Film created by young people from Wigan with learning disabilities up for festival award

A film created by young people with learning disabilities and difficulties in Wigan that highlights challenges they can face moving between children’s and adult’s services has been nominated for a prestigious film award.

Moving On Film

Oakfield High School & College partnered with Bridgewater Community Healthcare NHS Foundation Trust, the North West NHS improvement agency AQuA and filmmaking social enterprise People’s Voice Media to give young students an opportunity to communicate to health and care professionals about the potential difficulties.

The project enabled them to learn film making and reporting skills.

They planned, produced and edited the film themselves, interviewing each other, their parents and health care staff giving list of recommendations from their perspective as service users.

The 10 minute film called Moving On has now been shortlisted in the Future Film Maker category at the annual Haelo Film Festival in Salford which takes place next Thursday (10 November).

It features Sarah Baybutt, learning disabilities nurse, and Tamsin Crothers, specialist speech and language therapist from Bridgewater’s team in Wigan who talk about how the NHS can help young people moving on into adult life. Oakfield already provide a full support package highlighted by the young people as important to them and work closely with local health providers like Bridgewater to prepare young people and their families to ensure a successful transition between services.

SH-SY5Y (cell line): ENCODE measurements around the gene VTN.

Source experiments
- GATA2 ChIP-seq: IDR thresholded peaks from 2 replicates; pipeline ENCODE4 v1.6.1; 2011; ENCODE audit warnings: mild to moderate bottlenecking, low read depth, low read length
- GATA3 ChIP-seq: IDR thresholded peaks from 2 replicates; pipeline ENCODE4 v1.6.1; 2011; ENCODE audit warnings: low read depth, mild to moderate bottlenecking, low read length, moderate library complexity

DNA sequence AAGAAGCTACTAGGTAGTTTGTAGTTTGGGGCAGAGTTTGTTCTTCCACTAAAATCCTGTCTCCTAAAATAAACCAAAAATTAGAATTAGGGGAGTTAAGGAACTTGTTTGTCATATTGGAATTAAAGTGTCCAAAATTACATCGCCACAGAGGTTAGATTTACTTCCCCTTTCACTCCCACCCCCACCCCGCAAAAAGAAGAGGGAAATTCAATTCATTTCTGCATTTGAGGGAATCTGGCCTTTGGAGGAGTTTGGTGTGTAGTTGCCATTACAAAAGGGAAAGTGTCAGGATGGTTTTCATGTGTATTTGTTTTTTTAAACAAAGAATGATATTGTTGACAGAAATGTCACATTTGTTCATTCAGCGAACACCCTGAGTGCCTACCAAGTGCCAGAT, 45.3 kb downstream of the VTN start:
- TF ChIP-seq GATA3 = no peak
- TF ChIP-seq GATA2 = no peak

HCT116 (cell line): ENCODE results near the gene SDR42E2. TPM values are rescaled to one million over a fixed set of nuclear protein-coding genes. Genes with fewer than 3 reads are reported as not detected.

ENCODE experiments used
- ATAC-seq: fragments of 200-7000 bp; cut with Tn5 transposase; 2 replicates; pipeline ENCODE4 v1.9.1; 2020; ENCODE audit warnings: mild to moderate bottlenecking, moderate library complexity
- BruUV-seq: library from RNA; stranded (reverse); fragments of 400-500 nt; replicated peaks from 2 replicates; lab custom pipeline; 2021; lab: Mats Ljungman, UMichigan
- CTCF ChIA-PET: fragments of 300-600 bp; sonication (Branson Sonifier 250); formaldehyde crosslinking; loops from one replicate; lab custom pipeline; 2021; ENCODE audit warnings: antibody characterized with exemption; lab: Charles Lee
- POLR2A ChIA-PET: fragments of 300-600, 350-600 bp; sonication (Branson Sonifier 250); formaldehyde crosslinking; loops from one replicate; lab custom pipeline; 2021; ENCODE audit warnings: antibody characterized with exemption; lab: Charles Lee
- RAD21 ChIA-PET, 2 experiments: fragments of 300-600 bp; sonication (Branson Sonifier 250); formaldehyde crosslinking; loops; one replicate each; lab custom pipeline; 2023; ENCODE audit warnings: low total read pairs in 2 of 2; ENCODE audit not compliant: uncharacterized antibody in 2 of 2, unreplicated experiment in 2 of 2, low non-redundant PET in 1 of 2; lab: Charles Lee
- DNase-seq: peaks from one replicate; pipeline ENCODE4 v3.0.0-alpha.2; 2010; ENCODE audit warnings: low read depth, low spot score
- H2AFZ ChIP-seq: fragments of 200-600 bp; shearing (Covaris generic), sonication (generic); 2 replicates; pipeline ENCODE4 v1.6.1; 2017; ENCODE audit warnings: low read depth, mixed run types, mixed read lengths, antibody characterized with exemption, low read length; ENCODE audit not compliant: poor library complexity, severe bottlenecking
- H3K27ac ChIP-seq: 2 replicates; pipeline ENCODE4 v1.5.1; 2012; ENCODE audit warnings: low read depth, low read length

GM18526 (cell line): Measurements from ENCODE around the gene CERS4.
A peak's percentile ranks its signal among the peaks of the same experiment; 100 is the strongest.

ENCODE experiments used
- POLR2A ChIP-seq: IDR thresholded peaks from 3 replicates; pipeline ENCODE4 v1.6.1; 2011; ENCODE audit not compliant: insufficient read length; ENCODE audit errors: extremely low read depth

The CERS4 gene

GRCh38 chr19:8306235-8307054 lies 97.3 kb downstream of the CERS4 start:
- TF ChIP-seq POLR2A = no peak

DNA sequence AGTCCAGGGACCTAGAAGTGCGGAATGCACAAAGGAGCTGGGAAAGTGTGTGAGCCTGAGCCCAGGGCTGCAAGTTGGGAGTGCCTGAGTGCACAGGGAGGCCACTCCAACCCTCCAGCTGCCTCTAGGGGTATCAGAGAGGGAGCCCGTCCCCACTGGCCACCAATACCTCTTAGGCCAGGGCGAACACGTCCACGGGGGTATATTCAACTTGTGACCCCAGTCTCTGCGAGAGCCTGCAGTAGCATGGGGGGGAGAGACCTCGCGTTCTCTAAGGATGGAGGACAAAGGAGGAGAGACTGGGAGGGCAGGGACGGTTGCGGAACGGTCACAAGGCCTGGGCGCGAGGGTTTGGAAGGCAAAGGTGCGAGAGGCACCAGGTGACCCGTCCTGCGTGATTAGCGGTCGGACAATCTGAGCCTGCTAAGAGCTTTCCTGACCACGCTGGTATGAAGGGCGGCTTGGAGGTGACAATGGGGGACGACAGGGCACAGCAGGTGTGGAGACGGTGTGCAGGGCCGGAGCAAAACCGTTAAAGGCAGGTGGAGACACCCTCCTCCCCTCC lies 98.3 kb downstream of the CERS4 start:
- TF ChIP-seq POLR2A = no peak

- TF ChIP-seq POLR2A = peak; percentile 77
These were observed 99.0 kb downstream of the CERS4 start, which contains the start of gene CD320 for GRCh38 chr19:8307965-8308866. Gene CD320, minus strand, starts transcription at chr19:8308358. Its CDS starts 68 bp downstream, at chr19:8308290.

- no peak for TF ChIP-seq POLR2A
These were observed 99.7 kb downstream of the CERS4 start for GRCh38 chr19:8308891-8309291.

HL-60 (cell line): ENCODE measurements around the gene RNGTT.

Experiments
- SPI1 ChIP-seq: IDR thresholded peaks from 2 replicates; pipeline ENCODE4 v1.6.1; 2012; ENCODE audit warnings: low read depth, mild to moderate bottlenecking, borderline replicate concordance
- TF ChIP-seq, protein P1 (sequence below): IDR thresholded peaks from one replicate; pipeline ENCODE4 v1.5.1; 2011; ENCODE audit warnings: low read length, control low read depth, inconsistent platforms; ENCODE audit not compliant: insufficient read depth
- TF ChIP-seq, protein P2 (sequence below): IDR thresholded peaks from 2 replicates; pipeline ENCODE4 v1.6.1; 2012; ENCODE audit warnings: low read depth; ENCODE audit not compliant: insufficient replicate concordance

Moving On was funded by AQuA as part of their work in health improvement across the NHS in the North West. It’s now being shared with other NHS organisations and can be viewed at

Colin Scales, chief executive at Bridgewater Community Healthcare NHS Foundation Trust, said:

“This was a great project for our staff to be involved with but the message from the young people is important as it raises the profile of the need for health practitioners to listen and understand the perspectives and needs of young people with learning disabilities and to ensure that services are as responsive as possible.

“We have a good record of doing this and making sure our services are built around people’s needs by working closely with Oakfield and other partners. We want as many people as possible – professionals and public alike – to see the film as it gives such a great understanding of the challenges that these young people can face as they move into adult life.”

The annual Haelo awards celebrate filmmaking that helps share best practice and connectivity. Some of the young people and parents who contributed will hopefully be attending the awards at the Lowry Theatre on the night to see their production on the big screen.

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